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Volunteer highlight: Helping to rebuild after Hurricane Isaac


For the past several days, our team has been hard at work on the ground in Gulfport, MS, continuing assessments and doing field work to repair damage to homes in the area.

CAPTION: All Hands Volunteers work to repair a roof damaged from Hurricane Isaac. (Photo courtesy of All Hands Volunteers)

The national media attention about the Hurricane Isaac recovery has dwindled, yet some of the toughest work remains ahead in the areas impacted by the storm.  Over the past few weeks, we’ve highlighted the work of some of the non-profit and voluntary agencies pitching in to help the affected survivors and communities – organizations you may have heard of, like the American Red Cross, Salvation Army, and the Humane Society

The efforts of volunteer groups, large and small, as well as established and up-and-coming, have continued in full force across the Gulf Coast region since Isaac made landfall.  One of those partners, All Hands Volunteers, continues to make an impact in the affected areas by organizing groups of volunteers to tackle a variety of projects.  As part of the National Voluntary Organizations After Disasters (National VOAD), they are committed to being actively involved in emergency response and recovery efforts for disasters across the country.  Jeremey Horan, Director of Operations of All Hands Volunteers, was kind enough to offer his perspective of Hurricane Isaac and share All Hands Network’s model for rapid response.

Here is Jeremey’s story:

On August 28, Hurricane Isaac, which had already raged its way across Haiti and the Florida Keys, made landfall on the Gulf Coast of Louisiana. For days, its torrential rains drenched southern Mississippi and caused local flooding conditions that displaced families and destroyed properties.

As part of All Hands Volunteers’ rapid response model, we were on the ground in Vicksburg, MS the day the storm struck. Since it was confirmed that the three counties surrounding Biloxi were being heavily affected, we swiftly moved south to launch an assessment of the storm’s impact to determine how voluntary resources could be utilized to help those affected.

In many ways, we felt a bit of déjà vu, because it had been exactly seven years earlier that David Campbell, our executive director, formed Hands On USA to respond to the same area after Hurricane Katrina. Our name has changed, but our mission has not — we want to provide immediate, effective and sustainable support to communities in need by harnessing the energy and commitment of dedicated volunteers.

We also want to empower communities to swiftly and competently manage the chaos that typically surrounds a disaster event — especially as it relates to the pairing of community needs with volunteers to meet them.

As a member of National VOAD, we attended Southern Mississippi VOAD meetings in Biloxi and were quickly apprised of the known needs and helped to shape situational awareness based on our assessment findings. In collaboration with the VOAD, we were able to effectively vet pockets of unmet homeowner need and begin to clarify the scope of Isaac’s impact in communities along the MS Gulf Coast.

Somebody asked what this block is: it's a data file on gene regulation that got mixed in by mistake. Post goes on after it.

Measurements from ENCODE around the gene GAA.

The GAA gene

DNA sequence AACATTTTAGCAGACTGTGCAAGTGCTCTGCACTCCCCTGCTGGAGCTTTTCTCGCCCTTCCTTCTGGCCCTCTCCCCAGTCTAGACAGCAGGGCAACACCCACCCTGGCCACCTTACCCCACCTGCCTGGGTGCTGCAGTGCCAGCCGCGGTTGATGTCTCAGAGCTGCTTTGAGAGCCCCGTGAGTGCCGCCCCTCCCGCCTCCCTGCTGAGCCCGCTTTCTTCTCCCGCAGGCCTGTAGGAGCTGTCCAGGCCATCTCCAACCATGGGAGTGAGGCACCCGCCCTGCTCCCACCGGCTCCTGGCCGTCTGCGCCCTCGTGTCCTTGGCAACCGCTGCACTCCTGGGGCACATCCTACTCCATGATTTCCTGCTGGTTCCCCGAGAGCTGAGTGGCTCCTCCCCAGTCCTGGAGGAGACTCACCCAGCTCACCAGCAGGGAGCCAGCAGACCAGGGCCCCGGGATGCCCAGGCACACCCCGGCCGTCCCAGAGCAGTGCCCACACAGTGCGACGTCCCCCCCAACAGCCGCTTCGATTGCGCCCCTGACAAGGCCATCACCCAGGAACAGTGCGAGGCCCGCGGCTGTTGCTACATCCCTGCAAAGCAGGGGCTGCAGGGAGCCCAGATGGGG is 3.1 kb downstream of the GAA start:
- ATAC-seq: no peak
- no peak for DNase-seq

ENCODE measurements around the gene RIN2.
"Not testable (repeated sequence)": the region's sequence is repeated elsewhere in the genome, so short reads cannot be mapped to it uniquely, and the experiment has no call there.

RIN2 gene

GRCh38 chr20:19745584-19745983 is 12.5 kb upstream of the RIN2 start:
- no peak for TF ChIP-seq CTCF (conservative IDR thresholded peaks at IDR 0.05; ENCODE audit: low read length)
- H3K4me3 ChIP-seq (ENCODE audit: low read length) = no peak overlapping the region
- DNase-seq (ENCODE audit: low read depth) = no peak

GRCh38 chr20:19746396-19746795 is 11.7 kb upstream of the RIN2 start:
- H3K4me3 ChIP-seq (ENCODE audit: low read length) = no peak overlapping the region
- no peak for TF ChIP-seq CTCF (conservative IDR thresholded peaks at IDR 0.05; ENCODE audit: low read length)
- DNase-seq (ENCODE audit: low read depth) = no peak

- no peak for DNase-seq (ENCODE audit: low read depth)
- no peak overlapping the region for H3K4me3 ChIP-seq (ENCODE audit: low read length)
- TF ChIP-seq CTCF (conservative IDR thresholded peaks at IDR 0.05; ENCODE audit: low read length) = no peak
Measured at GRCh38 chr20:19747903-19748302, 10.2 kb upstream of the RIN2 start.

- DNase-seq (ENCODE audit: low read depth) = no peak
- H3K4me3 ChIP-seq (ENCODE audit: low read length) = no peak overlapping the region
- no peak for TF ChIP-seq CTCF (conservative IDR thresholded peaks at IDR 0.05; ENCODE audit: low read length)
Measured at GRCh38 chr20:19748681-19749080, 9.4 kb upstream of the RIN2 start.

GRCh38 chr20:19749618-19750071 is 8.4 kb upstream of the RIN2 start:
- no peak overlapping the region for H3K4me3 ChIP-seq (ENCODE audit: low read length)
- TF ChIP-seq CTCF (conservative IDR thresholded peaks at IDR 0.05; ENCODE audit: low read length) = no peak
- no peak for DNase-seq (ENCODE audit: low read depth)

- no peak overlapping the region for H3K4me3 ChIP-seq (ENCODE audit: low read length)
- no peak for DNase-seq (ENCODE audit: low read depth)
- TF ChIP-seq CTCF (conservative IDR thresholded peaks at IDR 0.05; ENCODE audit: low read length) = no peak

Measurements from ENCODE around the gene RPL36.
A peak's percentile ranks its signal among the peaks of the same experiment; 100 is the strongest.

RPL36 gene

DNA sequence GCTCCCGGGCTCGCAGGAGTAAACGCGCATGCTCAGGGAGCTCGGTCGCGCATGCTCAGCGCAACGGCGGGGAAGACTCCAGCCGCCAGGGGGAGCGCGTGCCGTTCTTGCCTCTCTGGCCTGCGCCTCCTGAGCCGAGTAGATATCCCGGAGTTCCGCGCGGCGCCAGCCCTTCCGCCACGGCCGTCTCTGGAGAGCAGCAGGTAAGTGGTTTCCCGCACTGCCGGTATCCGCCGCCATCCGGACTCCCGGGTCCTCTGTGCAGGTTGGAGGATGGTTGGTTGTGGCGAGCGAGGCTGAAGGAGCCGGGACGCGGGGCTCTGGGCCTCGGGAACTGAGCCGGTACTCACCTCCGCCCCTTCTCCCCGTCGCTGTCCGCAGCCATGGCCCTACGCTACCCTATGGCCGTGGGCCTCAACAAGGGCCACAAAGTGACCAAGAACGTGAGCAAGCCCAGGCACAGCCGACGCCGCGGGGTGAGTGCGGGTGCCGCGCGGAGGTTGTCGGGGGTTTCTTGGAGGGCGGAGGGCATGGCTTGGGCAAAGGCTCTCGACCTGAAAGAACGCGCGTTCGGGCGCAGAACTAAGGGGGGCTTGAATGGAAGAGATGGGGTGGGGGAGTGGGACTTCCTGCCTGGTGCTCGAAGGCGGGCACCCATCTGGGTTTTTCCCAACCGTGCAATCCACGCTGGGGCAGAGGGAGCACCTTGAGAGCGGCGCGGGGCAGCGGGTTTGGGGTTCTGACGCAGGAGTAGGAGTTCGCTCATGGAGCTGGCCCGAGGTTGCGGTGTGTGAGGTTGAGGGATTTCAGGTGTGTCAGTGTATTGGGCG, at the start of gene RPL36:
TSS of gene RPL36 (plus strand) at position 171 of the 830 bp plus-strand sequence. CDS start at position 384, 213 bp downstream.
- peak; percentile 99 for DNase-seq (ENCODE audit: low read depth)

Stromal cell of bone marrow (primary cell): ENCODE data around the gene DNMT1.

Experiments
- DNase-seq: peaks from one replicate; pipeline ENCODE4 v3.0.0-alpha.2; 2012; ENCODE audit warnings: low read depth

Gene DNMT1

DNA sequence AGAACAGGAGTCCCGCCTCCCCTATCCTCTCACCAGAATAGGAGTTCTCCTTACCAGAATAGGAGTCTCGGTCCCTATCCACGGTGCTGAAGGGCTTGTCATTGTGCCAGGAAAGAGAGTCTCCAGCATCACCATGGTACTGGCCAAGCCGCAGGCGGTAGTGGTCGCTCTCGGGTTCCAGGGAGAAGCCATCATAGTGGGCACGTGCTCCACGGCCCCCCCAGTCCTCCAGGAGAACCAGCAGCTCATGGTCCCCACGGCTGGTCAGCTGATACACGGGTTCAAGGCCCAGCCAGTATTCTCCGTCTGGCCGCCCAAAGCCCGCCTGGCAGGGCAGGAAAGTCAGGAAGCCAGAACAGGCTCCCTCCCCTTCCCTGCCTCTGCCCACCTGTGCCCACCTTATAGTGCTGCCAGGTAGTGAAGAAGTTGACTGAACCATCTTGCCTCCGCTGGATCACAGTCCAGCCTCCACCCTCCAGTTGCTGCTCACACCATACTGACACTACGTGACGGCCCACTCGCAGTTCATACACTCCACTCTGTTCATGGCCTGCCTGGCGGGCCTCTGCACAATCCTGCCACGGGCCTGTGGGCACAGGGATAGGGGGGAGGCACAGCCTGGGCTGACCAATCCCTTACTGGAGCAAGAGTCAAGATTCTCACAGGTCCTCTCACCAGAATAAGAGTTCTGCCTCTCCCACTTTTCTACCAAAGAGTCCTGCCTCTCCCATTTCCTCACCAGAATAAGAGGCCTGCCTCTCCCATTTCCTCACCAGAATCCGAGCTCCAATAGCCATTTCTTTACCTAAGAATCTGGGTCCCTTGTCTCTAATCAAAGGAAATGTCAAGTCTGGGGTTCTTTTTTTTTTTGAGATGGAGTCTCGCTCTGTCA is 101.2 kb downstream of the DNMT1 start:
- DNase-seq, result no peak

As a result, All Hands Volunteers is working to address the needs created by Isaac, working with volunteers who have pre-­-registered through virtual volunteer reception centers, getting homeowners to the next step in their recovery through direct service work. Because of the leadership provided by VOAD, we were able to access information before flood waters receded and to begin the process of aiding a community in its recovery. 

All Hands Volunteers’ assessment team and volunteers have been on the ground, helping Mississippi communities in need. Now we’re packing up to head to Louisiana to assess several communities that are requesting help.
(Photo courtesy of All Hands Volunteers)

All Hands Volunteers’ assessment team and volunteers have been on the ground, helping Mississippi communities in need. Now we’re packing up to head to Louisiana to assess several communities that are requesting help.
(Photo courtesy of All Hands Volunteers)

Editor’s note: FEMA is providing the following examples for your reference. FEMA does not endorse any non-government organizations, companies or applications. The views expressed above do not necessarily represent the official views of the United States, the Department of Homeland Security, or the Federal Emergency Management Agency. Learn more about organizations that are part of National VOAD at

For more on FEMA’s role in the ongoing Isaac recovery, visit the disaster pages for Louisiana and Mississippi.

Last Updated: 
09/17/2012 - 15:50


Should FEMA be showing

Should FEMA be showing someone improperly tarping a roof? Not only is he creating unnecessary damage, he is not following basic safety measures for a roof (harness). If he falls who is responsible FEMA, Homeowner, Nonprofit someone will pay. How about the insurance company when they inform the homeowner emergency repairs were done incorrect and caused unnecessary damage, thus will not be covered, who will pay FEMA, Homeowner, Nonprofit someone has to pay. Please think about all the hard working skilled contractors before glorifying dangerous shoddy work. FEMA has a program for this (Blue roof).

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